Reply to Objection: 1. The justice which faith works in us, is that whereby the ungodly is justified it consists in the due coordination of the parts of the soul, as stated above (I-II 113,1) where we were treating of the justification of the ungodly. Now this belongs to metaphorical justice, which may be found even in a man who lives all by himself.
2. This suffices for the Reply to the Second Objection.
3. God's justice is from eternity in respect of the eternal will and purpose (and it is chiefly in this that justice consists); although it is not eternal as regards its effect, since nothing is co-eternal with God.
4. Man's dealings with himself are sufficiently rectified by the rectification of the passions by the other moral virtues. But his dealings with others need a special rectification, not only in relation to the agent, but also in relation to the person to whom they are directed. Hence about such dealings there is a special virtue, and this is justice.
Objection: 1. It would seem that justice is not a virtue. For it is written (Lc 17,10): "When you shall have done all these things that are commanded you, say: We are unprofitable servants; we have done that which we ought to do." Now it is not unprofitable to do a virtuous deed: for Ambrose says (De Officiis ii, 6): "We look to a profit that is estimated not by pecuniary gain but by the acquisition of godliness." Therefore to do what one ought to do, is not a virtuous deed. And yet it is an act of justice. Therefore justice is not a virtue.
2. Further, that which is done of necessity, is not meritorious. But to render to a man what belongs to him, as justice requires, is of necessity. Therefore it is not meritorious. Yet it is by virtuous actions that we gain merit. Therefore justice is not a virtue.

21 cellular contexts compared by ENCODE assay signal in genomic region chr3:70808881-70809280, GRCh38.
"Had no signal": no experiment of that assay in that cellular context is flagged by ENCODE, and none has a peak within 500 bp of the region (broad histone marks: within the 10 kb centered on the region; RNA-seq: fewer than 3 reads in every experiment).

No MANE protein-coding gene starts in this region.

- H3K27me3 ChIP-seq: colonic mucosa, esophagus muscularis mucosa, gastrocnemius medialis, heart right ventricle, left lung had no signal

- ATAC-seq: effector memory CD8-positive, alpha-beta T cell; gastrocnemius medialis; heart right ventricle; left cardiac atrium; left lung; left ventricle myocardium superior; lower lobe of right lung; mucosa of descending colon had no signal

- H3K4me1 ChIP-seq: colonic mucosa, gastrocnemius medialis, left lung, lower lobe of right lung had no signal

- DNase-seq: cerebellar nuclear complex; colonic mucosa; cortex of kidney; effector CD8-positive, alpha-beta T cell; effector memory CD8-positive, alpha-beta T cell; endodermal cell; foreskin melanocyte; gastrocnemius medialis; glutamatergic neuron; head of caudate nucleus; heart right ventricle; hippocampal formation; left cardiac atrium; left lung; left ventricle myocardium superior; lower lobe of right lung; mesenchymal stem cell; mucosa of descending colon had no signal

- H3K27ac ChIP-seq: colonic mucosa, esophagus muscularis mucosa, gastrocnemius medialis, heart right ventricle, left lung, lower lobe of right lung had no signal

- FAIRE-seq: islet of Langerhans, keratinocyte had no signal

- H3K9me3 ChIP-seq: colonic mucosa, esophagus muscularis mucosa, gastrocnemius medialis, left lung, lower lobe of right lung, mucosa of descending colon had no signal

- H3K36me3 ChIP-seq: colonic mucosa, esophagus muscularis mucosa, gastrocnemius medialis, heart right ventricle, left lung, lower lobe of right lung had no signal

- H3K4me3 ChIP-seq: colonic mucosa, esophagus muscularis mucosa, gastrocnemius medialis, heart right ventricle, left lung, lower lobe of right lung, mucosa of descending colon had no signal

3. Further, every moral virtue is about matters of action. Now those things which are wrought externally are not things concerning behavior but concerning handicraft, according to the Philosopher (Metaph. ix) [*Didot ed., viii, 8]. Therefore since it belongs to justice to produce externally a deed that is just in itself, it seems that justice is not a moral virtue.
On the contrary Gregory says (Moral. ii, 49) that "the entire structure of good works is built on four virtues," viz. temperance, prudence, fortitude and justice
I answer that A human virtue is one "which renders a human act and man himself good" [*Ethic. ii, 6], and this can be applied to justice. For a man's act is made good through attaining the rule of reason, which is the rule whereby human acts are regulated. Hence, since justice regulates human operations, it is evident that it renders man's operations good, and, as Tully declares (De Officiis i, 7), good men are so called chiefly from their justice, wherefore, as he says again (De Officiis i, 7) "the luster of virtue appears above all in justice."